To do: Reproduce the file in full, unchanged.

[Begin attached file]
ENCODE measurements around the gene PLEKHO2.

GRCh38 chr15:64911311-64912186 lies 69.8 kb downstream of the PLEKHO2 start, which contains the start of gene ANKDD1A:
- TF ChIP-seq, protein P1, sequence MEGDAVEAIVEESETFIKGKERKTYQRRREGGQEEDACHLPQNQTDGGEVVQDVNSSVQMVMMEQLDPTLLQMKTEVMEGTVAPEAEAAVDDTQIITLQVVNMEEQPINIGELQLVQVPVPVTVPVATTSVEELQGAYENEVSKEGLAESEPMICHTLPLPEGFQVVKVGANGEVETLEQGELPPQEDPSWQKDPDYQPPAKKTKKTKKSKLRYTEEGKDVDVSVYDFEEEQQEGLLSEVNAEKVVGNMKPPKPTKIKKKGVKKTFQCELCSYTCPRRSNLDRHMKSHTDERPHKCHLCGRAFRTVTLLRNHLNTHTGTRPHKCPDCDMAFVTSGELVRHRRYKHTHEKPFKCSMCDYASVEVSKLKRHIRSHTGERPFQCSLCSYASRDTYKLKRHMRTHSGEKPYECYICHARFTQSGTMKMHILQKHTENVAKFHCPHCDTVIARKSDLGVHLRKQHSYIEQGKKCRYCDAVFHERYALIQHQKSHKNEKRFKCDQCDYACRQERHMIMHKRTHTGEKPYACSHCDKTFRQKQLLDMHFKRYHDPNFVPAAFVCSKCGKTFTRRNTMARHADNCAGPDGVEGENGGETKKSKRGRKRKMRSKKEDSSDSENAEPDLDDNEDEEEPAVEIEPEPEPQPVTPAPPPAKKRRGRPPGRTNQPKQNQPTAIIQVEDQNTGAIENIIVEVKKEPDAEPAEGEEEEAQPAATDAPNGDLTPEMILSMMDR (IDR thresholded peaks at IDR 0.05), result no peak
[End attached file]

ENCODE measurements around the gene PLEKHO2.

GRCh38 chr15:64911311-64912186 lies 69.8 kb downstream of the PLEKHO2 start, which contains the start of gene ANKDD1A:
- TF ChIP-seq, protein P1, sequence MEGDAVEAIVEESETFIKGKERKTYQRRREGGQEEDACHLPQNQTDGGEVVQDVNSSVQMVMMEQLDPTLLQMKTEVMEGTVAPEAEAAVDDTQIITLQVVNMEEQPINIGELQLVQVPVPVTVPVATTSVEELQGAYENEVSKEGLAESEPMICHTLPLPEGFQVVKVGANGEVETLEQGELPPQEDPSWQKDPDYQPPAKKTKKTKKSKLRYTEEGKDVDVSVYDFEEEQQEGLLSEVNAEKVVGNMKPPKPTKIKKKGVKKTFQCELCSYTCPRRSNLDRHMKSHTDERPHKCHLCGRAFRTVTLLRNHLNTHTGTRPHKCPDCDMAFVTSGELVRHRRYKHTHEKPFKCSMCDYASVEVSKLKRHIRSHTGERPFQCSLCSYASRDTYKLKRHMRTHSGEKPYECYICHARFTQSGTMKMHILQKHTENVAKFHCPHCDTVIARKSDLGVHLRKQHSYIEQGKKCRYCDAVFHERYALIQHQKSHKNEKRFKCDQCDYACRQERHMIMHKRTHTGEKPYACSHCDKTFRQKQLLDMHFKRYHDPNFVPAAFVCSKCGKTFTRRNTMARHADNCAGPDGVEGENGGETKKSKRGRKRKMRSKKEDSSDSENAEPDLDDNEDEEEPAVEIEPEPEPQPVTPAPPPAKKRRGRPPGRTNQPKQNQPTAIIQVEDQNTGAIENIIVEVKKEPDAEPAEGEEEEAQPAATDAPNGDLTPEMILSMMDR (IDR thresholded peaks at IDR 0.05), result no peak